Sunday, December 30, 2012

Koontz Update: Government Argues It Denied Permit after Merely Suggesting Mitigation

The governmental agency has filed its brief responding to the property owner in Koontz v. St Johns River Water Management District, No. 11-1447 (cert. granted Oct. 5, 2012). This is the case before the U.S. Supreme Court where the property owner is arguing that the Florida Supreme Court disregarded significant constitutional protections, while asking the Court to establish that the Nollan-Dolan exactions test applies to exactions other than real property, such as where a permit applicant is required to pay for work; and the Nollan-Dolan exactions test applies where a permit is denied because an applicant rejects an exaction.

The government's brief asks: what's the big deal? This aligns with interviews of the government's attorney, who has said exactions like the one in this case are more or less "run of the mill." Here's the summary from the government's brief:
Petitioner applied for permits from the St. Johns River Water Management District (“the District”) to dredge and fill part of his property in the Econlockhatchee River Hydrologic Basin. Petitioner acknowledged that his proposal would destroy more than three acres of wetlands in an area designated for special protection, so he proposed to preserve about 11 acres elsewhere on his property as mitigation for the environmental harm. Applying generally applicable criteria—the validity of which petitioner does not contest—the District concluded that the mitigation petitioner proposed would not offset the harm caused by his project enough to meet the permitting standards. The District therefore told petitioner that the permits could not be issued unless he modified the project or pro-posed additional or alternative mitigation. The District suggested several ways petitioner could meet the permitting requirements, including by enhancing other wetlands near his property. Petitioner, however, disagreed with the District’s conclusions about the sufficiency of the mitigation he had proposed. He refused to modify his project or propose any other mitigation, and the District denied the permits. 
Instead of appealing the permit denial, petitioner filed this inverse-condemnation action. He sought monetary compensation on the ground that the District’s decision constituted a taking. But nothing was taken from petitioner when the permits were denied. Petitioner did not have to convey any property interest to the District or suffer any other invasion of his property. He spent no money, time, or labor performing any mitigation. Nor does petitioner argue here that he suffered any taking of the economically viable uses of his property under Lucas or Penn Central. Indeed, he stipulated that his suit did not “proceed[] upon a theory that the [permit denial] deprived [him] of all or substantially all economically beneficial or productive use of the subject property.” JA 76. In short, he suffered no loss for which he is entitled to compensation. 
Before this Court, petitioner now seeks compensation for a regulatory taking of his real property on the ground that the District’s request for additional mitigation was not sufficiently tailored to a legitimate regulatory purpose under the “nexus” and “proportionality”test of Nollan and Dolan. This Court rejected that means-ends approach to regulatory takings in Lingle, and it should not revive it here.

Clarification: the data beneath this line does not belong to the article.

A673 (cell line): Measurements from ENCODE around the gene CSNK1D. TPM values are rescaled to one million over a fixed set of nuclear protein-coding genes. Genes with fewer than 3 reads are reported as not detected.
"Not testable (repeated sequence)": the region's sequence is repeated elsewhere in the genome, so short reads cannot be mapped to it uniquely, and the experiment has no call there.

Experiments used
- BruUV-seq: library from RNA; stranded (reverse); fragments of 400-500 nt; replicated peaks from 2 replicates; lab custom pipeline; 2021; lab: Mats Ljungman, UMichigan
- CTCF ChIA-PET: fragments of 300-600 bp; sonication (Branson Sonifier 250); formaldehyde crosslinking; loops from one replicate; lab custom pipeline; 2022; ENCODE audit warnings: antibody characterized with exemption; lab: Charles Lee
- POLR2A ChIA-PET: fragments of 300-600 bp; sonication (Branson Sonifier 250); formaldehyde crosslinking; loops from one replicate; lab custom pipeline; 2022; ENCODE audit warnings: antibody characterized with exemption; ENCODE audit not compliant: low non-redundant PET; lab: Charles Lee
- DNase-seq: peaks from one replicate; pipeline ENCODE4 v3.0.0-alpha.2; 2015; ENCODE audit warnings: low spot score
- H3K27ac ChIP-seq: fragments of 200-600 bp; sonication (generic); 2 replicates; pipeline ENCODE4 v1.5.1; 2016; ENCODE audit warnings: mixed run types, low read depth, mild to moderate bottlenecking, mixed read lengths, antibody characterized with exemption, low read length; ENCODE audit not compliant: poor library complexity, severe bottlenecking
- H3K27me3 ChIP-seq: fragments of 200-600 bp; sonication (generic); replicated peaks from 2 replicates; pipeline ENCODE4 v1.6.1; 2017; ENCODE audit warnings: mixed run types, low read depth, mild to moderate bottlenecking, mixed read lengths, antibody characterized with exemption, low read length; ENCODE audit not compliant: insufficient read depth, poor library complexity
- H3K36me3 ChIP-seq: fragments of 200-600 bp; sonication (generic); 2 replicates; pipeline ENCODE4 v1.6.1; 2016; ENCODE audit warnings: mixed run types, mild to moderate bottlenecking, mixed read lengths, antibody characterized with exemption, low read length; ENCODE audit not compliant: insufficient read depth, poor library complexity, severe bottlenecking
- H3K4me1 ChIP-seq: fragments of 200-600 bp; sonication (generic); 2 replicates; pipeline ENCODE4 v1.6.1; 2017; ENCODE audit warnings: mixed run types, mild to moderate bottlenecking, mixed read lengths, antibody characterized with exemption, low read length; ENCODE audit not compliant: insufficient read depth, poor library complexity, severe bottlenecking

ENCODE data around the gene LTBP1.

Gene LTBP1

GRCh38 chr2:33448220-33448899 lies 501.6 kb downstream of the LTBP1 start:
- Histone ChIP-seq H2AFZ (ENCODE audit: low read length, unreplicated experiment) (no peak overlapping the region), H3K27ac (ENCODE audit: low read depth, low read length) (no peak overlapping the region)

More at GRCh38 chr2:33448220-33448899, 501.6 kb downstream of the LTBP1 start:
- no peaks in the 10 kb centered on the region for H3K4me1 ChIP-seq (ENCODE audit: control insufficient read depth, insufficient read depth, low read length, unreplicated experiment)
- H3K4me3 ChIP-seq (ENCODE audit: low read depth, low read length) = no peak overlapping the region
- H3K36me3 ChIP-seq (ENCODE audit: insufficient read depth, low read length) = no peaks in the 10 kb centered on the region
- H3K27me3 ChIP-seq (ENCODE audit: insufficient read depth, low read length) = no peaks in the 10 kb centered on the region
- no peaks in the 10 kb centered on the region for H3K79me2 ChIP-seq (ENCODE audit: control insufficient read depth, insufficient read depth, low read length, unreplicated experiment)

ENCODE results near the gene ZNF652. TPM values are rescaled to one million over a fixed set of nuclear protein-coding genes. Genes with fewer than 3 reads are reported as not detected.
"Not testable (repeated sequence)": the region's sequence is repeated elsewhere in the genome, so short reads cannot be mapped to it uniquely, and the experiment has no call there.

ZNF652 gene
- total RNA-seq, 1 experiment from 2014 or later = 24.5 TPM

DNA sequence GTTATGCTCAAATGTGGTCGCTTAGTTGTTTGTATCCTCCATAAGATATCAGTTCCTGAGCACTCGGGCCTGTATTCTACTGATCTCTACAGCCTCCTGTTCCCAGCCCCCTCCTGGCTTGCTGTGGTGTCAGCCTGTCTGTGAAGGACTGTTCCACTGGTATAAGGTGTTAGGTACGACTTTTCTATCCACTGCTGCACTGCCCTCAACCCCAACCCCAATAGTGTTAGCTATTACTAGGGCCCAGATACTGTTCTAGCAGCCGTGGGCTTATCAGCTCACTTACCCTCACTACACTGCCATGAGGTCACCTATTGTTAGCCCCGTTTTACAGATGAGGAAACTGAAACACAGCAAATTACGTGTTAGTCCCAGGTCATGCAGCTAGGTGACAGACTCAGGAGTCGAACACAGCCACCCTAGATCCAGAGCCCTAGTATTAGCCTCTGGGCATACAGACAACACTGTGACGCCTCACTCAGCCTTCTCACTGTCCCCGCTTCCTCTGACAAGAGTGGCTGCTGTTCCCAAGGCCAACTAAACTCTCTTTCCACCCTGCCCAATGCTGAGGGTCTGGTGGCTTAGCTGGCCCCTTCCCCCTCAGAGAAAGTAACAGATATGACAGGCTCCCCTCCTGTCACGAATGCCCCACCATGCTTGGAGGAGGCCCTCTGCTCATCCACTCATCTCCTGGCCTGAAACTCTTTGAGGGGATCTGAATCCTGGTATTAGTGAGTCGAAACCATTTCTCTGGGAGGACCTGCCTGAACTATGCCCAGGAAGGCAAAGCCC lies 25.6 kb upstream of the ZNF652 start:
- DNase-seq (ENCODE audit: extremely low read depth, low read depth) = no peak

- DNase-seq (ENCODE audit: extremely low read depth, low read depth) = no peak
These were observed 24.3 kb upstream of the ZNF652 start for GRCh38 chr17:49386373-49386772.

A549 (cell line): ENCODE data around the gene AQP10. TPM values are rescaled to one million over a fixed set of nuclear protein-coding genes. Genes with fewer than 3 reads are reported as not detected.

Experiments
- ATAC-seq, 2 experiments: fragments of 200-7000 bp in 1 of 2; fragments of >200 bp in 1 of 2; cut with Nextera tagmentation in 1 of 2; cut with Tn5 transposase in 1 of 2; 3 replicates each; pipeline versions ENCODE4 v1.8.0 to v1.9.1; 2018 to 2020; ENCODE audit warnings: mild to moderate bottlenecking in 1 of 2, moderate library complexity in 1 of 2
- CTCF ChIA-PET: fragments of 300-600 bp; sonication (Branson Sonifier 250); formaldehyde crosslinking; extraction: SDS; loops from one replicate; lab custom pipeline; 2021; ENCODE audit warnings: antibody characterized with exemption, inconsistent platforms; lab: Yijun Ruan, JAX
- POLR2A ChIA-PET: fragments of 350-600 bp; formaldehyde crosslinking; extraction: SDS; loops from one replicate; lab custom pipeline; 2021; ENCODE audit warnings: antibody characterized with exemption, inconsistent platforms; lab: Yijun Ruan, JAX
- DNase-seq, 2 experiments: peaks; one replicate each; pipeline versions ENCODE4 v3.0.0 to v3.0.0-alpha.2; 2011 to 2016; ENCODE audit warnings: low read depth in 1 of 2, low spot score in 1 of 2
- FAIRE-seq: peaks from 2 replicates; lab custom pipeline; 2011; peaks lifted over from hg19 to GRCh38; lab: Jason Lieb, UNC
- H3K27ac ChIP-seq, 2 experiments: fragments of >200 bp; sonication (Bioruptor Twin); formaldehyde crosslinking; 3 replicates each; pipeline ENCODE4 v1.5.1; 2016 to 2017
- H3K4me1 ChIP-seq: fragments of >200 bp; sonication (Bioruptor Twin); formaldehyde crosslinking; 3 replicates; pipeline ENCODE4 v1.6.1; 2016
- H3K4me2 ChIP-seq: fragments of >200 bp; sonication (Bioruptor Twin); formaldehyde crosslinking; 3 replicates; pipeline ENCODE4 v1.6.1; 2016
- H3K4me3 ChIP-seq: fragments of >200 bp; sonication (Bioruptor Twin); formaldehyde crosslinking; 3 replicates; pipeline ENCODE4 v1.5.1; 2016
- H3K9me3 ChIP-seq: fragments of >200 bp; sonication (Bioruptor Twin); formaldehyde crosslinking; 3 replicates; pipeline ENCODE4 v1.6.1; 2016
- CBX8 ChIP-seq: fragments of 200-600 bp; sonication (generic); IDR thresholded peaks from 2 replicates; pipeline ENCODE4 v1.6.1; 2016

Even if one could seek compensation under Nollan and Dolan for some proposed conditions that were never accepted or imposed, such a claim must fail in this case. Contrary to petitioner’s characterizations, the District never required him to perform any particular form of mitigation. Nor does the District’s suggestion for mitigation that petitioner singles out—which would have required him to spend money to enhance wetlands within the same hydrologic basin—constitute a taking under this Court’s decisions. In these circumstances, the Supreme Court of Florida correctly held that petitioner has no valid claim to just compensation under Nollan and Dolan.

It looks like the United States, through the Solicitor General, and one organization have filed amici briefs in support of the District. I have not seen these briefs yet, but I'll report on it once I do. The Solicitor General has also requested leave to take part in oral argument.

Recall that my colleague David Smolker and I submitted an amicus brief in support of the property owner, arguing that the Florida Supreme Court ignored the unconstitutional conditions doctrine, which protects all property owners:
Although a government may regulate the ownership of property under its police power, this Court has found it necessary to develop outer limits so that the power does not swallow property rights. This Court developed exactions law to protect property owners from a government’s extortionate leveraging of the police power to obtain benefits for which the government would otherwise have to pay for. The unconstitutional conditions doctrine provides this protection through both the Takings Clause and the Due Process Clause.
The government's brief failed to engage with this argument.